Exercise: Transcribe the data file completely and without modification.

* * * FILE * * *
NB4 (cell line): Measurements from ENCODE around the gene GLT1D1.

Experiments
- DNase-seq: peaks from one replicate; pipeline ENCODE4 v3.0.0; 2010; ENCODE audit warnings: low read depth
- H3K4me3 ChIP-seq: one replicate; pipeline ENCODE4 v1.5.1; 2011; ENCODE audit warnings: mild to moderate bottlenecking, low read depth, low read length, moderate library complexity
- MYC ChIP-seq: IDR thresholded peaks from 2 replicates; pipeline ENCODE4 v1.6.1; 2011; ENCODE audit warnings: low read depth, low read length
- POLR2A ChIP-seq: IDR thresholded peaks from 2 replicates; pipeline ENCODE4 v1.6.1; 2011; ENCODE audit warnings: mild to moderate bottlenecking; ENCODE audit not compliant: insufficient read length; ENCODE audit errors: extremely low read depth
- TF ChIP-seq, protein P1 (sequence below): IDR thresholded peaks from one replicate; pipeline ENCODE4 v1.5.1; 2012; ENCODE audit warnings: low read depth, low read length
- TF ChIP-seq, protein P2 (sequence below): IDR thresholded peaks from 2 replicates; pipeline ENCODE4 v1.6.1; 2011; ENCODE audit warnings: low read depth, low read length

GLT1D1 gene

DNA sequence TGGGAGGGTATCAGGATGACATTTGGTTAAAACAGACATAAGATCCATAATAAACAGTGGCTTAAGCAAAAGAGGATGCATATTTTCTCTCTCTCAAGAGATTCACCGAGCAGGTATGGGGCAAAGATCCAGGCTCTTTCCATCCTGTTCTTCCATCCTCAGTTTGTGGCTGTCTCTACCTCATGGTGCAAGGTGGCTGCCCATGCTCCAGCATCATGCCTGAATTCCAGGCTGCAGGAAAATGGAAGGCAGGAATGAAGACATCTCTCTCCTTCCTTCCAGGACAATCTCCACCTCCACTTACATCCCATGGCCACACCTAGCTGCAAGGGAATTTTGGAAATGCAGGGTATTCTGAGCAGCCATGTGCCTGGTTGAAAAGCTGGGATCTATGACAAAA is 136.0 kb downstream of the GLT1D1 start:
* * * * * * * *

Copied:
NB4 (cell line): Measurements from ENCODE around the gene GLT1D1.

Experiments
- DNase-seq: peaks from one replicate; pipeline ENCODE4 v3.0.0; 2010; ENCODE audit warnings: low read depth
- H3K4me3 ChIP-seq: one replicate; pipeline ENCODE4 v1.5.1; 2011; ENCODE audit warnings: mild to moderate bottlenecking, low read depth, low read length, moderate library complexity
- MYC ChIP-seq: IDR thresholded peaks from 2 replicates; pipeline ENCODE4 v1.6.1; 2011; ENCODE audit warnings: low read depth, low read length
- POLR2A ChIP-seq: IDR thresholded peaks from 2 replicates; pipeline ENCODE4 v1.6.1; 2011; ENCODE audit warnings: mild to moderate bottlenecking; ENCODE audit not compliant: insufficient read length; ENCODE audit errors: extremely low read depth
- TF ChIP-seq, protein P1 (sequence below): IDR thresholded peaks from one replicate; pipeline ENCODE4 v1.5.1; 2012; ENCODE audit warnings: low read depth, low read length
- TF ChIP-seq, protein P2 (sequence below): IDR thresholded peaks from 2 replicates; pipeline ENCODE4 v1.6.1; 2011; ENCODE audit warnings: low read depth, low read length

GLT1D1 gene

DNA sequence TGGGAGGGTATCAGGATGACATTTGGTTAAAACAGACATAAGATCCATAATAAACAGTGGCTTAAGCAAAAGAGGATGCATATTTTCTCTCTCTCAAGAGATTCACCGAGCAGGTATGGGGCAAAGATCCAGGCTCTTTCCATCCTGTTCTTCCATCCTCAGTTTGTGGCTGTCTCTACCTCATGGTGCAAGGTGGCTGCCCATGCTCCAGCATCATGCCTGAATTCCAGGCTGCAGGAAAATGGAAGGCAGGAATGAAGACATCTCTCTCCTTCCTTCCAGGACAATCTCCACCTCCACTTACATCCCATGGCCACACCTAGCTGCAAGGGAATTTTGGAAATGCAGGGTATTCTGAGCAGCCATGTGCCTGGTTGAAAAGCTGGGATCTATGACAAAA is 136.0 kb downstream of the GLT1D1 start: